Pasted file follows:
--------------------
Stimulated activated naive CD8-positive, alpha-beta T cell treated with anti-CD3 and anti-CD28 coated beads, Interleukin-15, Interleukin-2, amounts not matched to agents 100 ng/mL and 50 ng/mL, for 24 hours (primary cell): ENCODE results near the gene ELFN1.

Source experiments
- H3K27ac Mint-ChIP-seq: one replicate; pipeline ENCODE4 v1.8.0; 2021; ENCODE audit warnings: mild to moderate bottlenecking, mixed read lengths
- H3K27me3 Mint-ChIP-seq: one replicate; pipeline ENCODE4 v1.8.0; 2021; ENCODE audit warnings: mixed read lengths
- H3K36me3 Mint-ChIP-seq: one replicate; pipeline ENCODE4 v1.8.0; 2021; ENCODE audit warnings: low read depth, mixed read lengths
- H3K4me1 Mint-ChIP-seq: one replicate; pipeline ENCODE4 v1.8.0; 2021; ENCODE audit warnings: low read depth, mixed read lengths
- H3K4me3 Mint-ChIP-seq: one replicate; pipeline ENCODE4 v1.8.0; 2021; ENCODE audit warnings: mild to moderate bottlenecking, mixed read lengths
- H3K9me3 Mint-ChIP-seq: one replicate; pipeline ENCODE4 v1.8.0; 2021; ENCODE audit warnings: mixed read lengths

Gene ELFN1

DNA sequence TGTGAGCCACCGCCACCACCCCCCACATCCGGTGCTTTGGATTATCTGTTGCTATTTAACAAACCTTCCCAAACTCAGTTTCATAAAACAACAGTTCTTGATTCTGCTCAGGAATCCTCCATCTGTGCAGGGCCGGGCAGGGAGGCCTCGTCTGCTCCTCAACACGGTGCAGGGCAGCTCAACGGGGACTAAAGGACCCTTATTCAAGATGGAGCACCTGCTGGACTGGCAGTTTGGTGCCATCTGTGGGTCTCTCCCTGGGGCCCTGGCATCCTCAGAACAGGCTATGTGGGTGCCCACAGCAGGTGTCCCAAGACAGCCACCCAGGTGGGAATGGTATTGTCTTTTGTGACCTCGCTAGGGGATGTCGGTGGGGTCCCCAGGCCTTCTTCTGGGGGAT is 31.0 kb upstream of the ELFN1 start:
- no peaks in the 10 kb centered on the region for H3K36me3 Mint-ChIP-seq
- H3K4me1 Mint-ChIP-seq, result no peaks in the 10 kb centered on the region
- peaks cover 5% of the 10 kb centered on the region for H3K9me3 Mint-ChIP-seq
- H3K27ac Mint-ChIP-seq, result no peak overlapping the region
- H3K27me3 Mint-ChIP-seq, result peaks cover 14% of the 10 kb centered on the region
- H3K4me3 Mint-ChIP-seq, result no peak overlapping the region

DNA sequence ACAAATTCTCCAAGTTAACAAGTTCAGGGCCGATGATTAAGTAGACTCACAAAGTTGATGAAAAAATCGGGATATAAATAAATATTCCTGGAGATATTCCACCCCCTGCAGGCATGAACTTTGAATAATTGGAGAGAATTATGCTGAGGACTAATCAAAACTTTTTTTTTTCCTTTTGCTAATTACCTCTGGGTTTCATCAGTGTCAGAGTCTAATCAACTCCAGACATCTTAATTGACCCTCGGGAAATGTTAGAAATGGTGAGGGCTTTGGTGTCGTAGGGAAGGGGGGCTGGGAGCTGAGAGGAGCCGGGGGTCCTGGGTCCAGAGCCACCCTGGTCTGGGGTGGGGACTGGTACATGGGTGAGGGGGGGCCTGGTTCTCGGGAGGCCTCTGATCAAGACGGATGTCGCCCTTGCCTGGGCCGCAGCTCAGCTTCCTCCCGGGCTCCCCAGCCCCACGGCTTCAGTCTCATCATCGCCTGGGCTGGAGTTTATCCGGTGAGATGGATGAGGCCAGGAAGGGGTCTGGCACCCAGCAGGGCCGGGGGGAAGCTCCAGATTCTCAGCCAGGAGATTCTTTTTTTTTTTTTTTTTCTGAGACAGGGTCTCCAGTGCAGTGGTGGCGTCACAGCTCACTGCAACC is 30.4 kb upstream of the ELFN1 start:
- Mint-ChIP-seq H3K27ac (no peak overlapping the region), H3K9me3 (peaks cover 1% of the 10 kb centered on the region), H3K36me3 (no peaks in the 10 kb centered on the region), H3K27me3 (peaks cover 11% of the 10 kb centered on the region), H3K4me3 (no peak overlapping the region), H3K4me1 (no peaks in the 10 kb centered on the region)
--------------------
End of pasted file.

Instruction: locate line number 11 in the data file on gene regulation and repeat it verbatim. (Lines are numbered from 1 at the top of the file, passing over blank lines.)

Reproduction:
- no peaks in the 10 kb centered on the region for H3K36me3 Mint-ChIP-seq